Fantastic Fest Review: BLADE OF THE IMMORTAL Could Use Some More Cuts

Takashi Miike’s 100th is fun but exhausting.

With Blade of the Immortal, Takashi Miike has made 100 goddamn movies. Think about that. And while I don’t envy the person who has seen them all, there are definitely some great gems in there, many of them in different genres.

Despite that wide genre span, it’s especially exciting that he’d make his 100th film a Samurai picture, as his 13 Assassins is a full-on masterpiece and one of the biggest, most impressive films in his already crazy career. Blade of the Immortal has a lot on its shoulders. So, I report with some sympathy that it fails to live up to that high standard.

First the good stuff. This is a supernatural, comic book level film. To that end, it is filled with a solid amount of charm, humor, and interesting characters. It also sports a very fine amount of gore. There are kills in this that will totally bring the house down, most of them in service of laughs. Judging it just as a film with great moments throughout, Blade of the Immortal succeeds.

But at nearly two and a half hours, great moments are not enough to elevate Miike’s latest. Blade’s main issue is pretty simple - the film is way too long and filled with repetitious action. By the time it gets to its (admittedly great) finale fight, one is likely to feel exhaustion much more than elation.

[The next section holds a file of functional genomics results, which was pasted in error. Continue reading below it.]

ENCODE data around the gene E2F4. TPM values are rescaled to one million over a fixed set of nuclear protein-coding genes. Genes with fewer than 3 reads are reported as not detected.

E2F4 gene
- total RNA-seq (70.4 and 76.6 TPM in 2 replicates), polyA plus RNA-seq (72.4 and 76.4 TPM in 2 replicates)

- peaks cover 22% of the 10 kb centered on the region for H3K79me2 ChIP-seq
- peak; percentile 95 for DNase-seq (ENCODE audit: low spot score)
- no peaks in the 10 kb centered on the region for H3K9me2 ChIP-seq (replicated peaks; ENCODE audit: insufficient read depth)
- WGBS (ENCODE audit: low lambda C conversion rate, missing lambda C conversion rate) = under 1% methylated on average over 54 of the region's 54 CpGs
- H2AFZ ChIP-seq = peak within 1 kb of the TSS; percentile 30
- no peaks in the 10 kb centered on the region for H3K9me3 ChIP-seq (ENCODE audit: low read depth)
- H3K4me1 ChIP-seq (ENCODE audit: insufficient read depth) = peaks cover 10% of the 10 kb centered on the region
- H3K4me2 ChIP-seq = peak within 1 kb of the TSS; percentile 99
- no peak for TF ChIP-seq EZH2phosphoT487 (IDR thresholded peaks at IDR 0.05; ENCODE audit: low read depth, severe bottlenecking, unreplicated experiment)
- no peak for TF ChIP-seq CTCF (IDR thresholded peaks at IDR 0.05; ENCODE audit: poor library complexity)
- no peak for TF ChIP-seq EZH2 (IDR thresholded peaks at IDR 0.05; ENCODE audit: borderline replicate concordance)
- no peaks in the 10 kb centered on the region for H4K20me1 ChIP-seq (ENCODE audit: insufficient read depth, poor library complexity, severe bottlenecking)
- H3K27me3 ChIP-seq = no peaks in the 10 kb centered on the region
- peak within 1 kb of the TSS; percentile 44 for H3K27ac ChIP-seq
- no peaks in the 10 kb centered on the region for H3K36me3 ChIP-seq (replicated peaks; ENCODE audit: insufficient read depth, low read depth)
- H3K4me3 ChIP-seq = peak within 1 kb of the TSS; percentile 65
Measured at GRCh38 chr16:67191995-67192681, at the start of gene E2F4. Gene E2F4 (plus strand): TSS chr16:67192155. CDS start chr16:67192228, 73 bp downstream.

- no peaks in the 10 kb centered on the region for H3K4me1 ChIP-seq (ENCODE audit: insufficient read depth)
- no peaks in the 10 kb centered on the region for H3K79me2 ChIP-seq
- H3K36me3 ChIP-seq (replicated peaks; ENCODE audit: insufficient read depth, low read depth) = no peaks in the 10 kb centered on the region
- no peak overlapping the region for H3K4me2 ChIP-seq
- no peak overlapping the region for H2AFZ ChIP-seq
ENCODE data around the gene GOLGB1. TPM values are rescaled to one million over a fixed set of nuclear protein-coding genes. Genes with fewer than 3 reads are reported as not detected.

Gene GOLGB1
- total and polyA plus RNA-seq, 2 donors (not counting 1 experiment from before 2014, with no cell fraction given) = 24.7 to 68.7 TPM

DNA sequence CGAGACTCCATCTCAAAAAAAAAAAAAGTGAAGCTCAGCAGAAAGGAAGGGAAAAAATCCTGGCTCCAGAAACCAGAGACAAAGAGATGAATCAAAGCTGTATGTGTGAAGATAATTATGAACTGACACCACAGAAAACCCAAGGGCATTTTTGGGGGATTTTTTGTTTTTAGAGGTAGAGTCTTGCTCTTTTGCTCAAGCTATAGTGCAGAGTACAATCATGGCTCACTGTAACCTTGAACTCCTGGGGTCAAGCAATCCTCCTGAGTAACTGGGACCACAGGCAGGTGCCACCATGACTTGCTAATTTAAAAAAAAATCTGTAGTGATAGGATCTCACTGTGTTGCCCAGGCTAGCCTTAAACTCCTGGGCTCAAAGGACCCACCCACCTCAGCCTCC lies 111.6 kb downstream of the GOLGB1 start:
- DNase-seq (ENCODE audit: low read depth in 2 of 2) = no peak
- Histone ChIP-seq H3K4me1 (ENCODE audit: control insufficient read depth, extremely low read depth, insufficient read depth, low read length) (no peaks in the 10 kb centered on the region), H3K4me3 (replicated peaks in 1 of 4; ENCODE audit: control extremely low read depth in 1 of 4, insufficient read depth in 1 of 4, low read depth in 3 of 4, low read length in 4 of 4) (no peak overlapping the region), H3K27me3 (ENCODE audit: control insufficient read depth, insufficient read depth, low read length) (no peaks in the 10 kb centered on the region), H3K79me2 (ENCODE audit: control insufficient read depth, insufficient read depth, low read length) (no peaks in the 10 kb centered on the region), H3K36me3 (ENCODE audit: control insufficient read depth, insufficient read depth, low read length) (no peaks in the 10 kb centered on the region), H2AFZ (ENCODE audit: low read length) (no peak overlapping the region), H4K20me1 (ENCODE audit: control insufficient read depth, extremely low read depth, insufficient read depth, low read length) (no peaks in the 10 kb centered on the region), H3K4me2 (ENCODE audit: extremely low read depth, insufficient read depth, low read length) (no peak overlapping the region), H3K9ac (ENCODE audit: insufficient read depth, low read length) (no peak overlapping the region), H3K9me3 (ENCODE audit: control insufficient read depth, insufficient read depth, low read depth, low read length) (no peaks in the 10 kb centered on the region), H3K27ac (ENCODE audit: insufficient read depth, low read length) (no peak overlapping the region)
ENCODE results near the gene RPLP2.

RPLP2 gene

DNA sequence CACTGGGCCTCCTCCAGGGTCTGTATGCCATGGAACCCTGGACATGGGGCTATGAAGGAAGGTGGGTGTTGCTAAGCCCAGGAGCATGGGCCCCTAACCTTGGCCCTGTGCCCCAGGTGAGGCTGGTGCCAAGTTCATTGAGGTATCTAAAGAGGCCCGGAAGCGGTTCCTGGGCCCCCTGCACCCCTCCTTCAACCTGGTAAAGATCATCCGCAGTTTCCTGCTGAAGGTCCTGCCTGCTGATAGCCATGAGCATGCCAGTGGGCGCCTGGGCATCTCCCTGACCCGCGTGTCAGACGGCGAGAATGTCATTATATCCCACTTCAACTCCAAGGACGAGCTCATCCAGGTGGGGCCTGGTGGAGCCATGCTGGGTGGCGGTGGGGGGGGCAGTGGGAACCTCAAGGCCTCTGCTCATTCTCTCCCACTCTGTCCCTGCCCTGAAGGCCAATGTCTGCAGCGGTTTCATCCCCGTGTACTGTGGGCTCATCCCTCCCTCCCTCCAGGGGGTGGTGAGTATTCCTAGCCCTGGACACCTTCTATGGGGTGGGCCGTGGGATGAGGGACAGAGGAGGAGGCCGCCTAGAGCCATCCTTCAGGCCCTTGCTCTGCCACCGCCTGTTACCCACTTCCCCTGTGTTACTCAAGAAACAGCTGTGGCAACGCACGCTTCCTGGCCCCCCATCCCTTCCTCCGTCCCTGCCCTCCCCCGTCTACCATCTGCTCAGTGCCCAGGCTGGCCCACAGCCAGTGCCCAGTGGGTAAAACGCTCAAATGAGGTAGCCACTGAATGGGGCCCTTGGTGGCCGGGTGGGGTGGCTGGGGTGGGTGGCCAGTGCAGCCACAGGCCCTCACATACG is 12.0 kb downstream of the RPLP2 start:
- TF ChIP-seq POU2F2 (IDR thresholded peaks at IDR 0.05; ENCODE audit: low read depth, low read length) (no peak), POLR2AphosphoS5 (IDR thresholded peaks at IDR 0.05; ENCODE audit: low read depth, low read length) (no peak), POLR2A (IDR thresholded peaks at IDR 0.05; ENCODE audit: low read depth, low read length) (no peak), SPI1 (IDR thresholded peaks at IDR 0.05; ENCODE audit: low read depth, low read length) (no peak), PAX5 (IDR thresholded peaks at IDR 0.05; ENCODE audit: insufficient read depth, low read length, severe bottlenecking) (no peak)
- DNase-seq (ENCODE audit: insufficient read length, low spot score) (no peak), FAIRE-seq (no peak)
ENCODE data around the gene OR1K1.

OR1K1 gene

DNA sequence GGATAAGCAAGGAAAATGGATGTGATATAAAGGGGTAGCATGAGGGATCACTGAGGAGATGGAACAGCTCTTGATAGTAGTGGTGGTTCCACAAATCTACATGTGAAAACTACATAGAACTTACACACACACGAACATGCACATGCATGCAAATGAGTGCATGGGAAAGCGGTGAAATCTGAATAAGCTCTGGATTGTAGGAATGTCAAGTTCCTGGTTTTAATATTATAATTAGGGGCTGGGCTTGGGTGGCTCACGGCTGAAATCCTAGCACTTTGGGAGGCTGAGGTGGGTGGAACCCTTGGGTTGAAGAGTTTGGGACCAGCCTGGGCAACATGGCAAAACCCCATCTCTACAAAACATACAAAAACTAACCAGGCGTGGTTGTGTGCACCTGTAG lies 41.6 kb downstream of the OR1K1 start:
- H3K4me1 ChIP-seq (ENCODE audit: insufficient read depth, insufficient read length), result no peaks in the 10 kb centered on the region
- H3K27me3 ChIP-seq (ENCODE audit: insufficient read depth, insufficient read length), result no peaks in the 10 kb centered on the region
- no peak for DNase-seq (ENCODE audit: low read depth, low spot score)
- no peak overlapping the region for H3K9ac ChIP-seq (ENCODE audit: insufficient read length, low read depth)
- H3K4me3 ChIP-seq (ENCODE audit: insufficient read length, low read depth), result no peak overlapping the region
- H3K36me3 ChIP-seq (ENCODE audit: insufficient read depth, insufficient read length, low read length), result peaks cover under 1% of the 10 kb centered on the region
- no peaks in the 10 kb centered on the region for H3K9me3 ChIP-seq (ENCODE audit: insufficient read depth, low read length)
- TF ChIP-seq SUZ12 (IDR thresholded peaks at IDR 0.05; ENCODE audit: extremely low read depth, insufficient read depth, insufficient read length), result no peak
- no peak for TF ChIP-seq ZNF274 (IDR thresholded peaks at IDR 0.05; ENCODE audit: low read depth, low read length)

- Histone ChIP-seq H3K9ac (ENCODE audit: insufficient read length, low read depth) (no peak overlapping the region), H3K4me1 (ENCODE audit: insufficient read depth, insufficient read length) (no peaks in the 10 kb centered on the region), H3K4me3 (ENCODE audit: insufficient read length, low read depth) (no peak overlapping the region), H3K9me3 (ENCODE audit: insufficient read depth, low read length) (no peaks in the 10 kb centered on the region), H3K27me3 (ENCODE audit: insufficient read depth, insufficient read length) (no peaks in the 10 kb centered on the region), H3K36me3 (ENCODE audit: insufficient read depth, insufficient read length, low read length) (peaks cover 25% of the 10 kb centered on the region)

Miike gets to the core premise quickly. A failed samurai is granted eternal life by a supernatural witch. The mechanics of his inability to die involve parasitic worms that apparently just put him back together again whenever he gets fucked up or loses a limb. Fifty years later, a young girl’s parents are murdered by a warrior determined to take out every stiff, dogmatic sword fighting school in Japan in an effort to build his own fencing empire. She, of course, wants revenge, and that pesky witch leads her to the immortal Manji’s door.

The next half hour is structured around one-on-one fights with various colorful villains. The fight choreography is decent and Miike captures it well, but even this early in the film a weariness begins to set in. Manji cannot be killed, but he sure takes a lot of damage. In fact, he doesn’t seem to be a very good Samurai at all, as nearly every tussle he has results in wounds that would kill a normal person. Miike definitely has some violent fun with a protagonist who can weather extreme punishment and keep ticking (this is particularly true when Manji runs into yet another immortal guy), but these fights get tiring after a while.

And it all just lasts so long, episodically moving from one fight to the next until things wrap up with a giant, Kill Bill-style Samurai showdown. Such a thing is usually pretty exciting, but here there’s only so much hacking and slacking you can look at before it all starts blurring together.

It’s a shame because elements of the story are quite good, particularly the complexity offered the villain, Anotsu Kagehisa, a rebel on his own mission of vengeance who would likely be the hero of any other story.

Blade of the Immortal isn’t necessarily bad. There are too many cool elements going for it. But even as it gets a good thing going, there’s just too much of it, turning something that should be a total slam dunk into an often frustrating slog.